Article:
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Posted: Feb 15, 2012
Silver nanoparticles trap mercury
(Nanowerk News) Anyone who thinks amalgams are limited to tooth fillings is missing something: Amalgams, which are alloys of mercury and other metals, have been used for over 2500 years in the production of jewelry and for the extraction of metals like silver and gold in mining operations. These days, the inverse process is of greater interest: the removal of mercury from wastewater by amalgamation with precious metals in the form of nanoparticles. Kseniia Katok and colleagues have now reported new insights in the journal Angewandte Chemie ("Hyperstoichiometric Interaction Between Silver and Mercury at the Nanoscale"): if the diameter of silver nanoparticles is made even smaller, significantly more mercury can be extracted relative to the amount of silver used.
In the conventional process, two silver atoms react with one mercury ion, which carries a twofold positive charge, to produce two silver ions, which go into solution, and a neutral mercury atom, which is taken up by the metallic silver particles. The stoichiometric ratio of mercury to silver is thus 1:2.
Breaking through the stoichiometry barrier: As the diameter of silver particles is decreased below a critical size of 32 nm, the molar ratio of aqueous HgII to Ag0 drastically increases beyond the conventional Hg/Ag ratio of 0.5:1, leading to hyperstoichiometry with a maximum ratio of 1.125:1 (see figure). Therein, around 99% of the initial silver is retained to rapidly form a solid amalgam with reduced mercury.
The researchers at the University of Brighton (UK) and colleagues in Kazakhstan, France and Japan have now determined that the stoichiometry of the reaction changes if the diameter of the silver nanoparticles drops below a critical 32 nm. This effect, known as "hyperstoichiometry" depends on the size of the nanoparticles. With particles that have a diameter around 10 nm, the ratio can reach between 1.1:1 and 1.7:1, depending on the mercury counterion. In these cases, the reaction is clearly occurring differently than it does with silver particles of "normal" size. The researchers postulate that the initially produced silver ions are absorbed into the silver nanoparticles and, under the catalytic influence of the tiny silver nanoparticles, are "recycled" back to elemental silver by the negatively charged counterions of the mercury salts, which in these experiments were nitrate or acetate. It has often been observed that very small nanoparticles have a higher catalytic activity than larger ones because their surface properties dominate over their bulk properties. The hyperstoichiometric effect suggests new approaches for the purification of runoff as well as catalysis.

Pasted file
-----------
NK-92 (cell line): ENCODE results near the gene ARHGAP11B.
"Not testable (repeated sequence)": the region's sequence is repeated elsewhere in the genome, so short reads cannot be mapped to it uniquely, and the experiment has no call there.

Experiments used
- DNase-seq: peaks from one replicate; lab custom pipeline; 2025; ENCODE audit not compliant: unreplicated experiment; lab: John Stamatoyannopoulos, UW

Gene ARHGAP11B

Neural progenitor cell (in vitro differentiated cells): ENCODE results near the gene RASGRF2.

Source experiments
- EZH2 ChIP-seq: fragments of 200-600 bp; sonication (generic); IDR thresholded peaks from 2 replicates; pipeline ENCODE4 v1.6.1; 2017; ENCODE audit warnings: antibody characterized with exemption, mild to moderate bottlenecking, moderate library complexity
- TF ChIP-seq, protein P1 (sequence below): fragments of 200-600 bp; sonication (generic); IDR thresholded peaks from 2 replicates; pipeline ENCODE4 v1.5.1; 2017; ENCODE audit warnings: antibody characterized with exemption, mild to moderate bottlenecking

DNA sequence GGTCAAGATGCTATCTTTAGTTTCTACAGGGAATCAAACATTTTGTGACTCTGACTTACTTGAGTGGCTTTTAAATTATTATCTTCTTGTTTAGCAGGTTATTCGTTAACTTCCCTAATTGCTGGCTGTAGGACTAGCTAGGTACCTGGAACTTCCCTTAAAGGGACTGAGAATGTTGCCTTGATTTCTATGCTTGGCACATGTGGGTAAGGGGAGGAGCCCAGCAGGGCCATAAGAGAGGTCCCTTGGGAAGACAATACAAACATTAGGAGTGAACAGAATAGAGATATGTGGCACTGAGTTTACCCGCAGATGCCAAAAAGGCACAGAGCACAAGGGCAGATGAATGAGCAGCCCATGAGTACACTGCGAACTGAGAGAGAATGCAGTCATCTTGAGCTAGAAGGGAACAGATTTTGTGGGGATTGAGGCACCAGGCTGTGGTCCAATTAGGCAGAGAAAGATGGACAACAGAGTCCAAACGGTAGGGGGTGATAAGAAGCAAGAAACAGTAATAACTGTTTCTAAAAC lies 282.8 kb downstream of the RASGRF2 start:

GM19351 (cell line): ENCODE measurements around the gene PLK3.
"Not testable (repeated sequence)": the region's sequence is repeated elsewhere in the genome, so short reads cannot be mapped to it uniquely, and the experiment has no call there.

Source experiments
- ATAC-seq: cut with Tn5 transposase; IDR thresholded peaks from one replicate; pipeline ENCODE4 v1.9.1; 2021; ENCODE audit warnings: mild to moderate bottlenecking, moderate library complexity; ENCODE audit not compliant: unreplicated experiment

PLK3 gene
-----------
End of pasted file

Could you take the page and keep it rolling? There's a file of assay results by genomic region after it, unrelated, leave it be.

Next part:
To produce the necessary extremely small silver nanoparticles, the scientists equipped a silicon dioxide surface with individual silicon hydride (-SiH) groups. These are able to reduce silver ions to neutral silver atoms, which are bound to the surface and probably act as nucleation sites for the further aggregation of silver. The density of SiH groups and reaction time can be used to control the size of the particles. In contrast to conventional processes, this requires no stabilizers, which stick to the silver nanoparticles and alter their physical and chemical properties.